I really cannot comment on how the earlier teacher explained things.

Instead, I'll try to explain the concept of a sphere starting from a circle. The equation of a circle drawn in the x-y plane is (x- a)^2 + (y- b)^2 = r^2. This circle has a center (a,b) and the radius is r. It is equivalent to taking a string with length r, anchoring one end at (a,b) and tracing a curve with the other end. This distance of any point on this curve from the center is r. If the same is done in the x-y-z plane or in 3 dimensions, we get the equation of a sphere. Each point on the surface of a sphere has a distance of r from the center.

The use of <= implies that all points within the sphere are also being considered. So (x-a)^2 +(y-b)^2+ (z-c)^2<=r^2 is the equation of a solid sphere. The sphere has a radius r and the center is (a,b,c).

Now when we try to find the point of intersection of a plane with the solid sphere we are looking for points which are present both in the solid sphere as well as on the plane.

If the equation of the plane is x = a, it implies that all points which have an x-coordinate equal to a, form the plane irrespective of what the y and z coordinates are. You have to always remember that all things being discussed here are in 3 dimensions, not just in 2 dimensions as you would with a circle drawn on a sheet of paper.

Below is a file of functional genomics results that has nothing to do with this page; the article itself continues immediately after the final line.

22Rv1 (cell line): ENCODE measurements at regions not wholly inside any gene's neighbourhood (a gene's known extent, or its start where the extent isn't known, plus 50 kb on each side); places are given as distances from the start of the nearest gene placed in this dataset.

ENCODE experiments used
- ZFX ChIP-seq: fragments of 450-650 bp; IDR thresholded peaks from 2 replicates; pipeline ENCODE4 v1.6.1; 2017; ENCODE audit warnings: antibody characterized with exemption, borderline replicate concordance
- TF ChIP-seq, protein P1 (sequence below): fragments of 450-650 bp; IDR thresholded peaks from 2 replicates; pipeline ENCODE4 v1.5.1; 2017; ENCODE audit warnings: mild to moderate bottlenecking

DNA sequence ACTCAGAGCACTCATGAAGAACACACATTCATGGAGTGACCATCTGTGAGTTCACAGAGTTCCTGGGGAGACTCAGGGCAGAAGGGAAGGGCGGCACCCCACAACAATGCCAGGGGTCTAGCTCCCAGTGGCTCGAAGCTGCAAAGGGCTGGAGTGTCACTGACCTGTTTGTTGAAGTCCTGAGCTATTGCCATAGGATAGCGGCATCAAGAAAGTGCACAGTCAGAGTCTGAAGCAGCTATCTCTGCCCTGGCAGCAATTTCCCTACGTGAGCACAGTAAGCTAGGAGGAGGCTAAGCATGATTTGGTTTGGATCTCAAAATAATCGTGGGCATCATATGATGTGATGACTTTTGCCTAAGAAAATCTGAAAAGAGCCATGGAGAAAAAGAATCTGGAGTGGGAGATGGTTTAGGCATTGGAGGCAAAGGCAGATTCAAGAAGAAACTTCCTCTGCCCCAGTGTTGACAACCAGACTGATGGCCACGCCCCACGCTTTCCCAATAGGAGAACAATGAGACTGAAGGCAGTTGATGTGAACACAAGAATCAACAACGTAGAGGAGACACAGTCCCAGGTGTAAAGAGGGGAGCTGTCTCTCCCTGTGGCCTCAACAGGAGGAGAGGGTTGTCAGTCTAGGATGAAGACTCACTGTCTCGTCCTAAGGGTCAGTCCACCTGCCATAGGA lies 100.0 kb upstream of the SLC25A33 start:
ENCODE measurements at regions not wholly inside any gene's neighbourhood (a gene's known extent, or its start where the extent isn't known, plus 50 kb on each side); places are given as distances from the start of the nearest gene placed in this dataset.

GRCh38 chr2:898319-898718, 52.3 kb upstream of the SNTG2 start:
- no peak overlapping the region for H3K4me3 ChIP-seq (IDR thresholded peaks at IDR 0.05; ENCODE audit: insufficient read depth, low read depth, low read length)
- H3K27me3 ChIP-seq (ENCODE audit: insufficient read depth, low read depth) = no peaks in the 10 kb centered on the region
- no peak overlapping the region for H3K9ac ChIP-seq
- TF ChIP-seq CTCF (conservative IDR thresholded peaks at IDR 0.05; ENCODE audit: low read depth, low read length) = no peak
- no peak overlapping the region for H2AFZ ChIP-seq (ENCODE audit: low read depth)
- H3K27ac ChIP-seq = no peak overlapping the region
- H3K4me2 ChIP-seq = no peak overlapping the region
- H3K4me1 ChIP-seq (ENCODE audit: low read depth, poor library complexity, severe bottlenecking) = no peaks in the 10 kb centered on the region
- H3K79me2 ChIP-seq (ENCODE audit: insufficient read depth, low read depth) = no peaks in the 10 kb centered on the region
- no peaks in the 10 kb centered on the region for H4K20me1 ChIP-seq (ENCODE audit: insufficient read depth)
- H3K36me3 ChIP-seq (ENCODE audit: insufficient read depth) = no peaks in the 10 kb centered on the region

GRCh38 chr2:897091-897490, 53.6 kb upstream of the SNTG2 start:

If a plane is tangential to a sphere, the plane and the sphere touch each other at just a single point. The plane in the problem is y=3 and it is tangential to the sphere (x - 1)^2 + y^2 + (z - 3)^2 <= 9.

So this is a solid sphere. Now the y-coordinate of the point of intersection is y=3 as that is y-coordinate of any point on the plane. You will also notice that 3 is the radius of the sphere. So the point of intersection has the x-coordinate as 1 and the z-coordinate as 3. substituting these values in the equation of the sphere we get (1 - 1)^2 + 3^2 + (3 - 3)^2 = 0+9+0 = 9. Precisely what we want!

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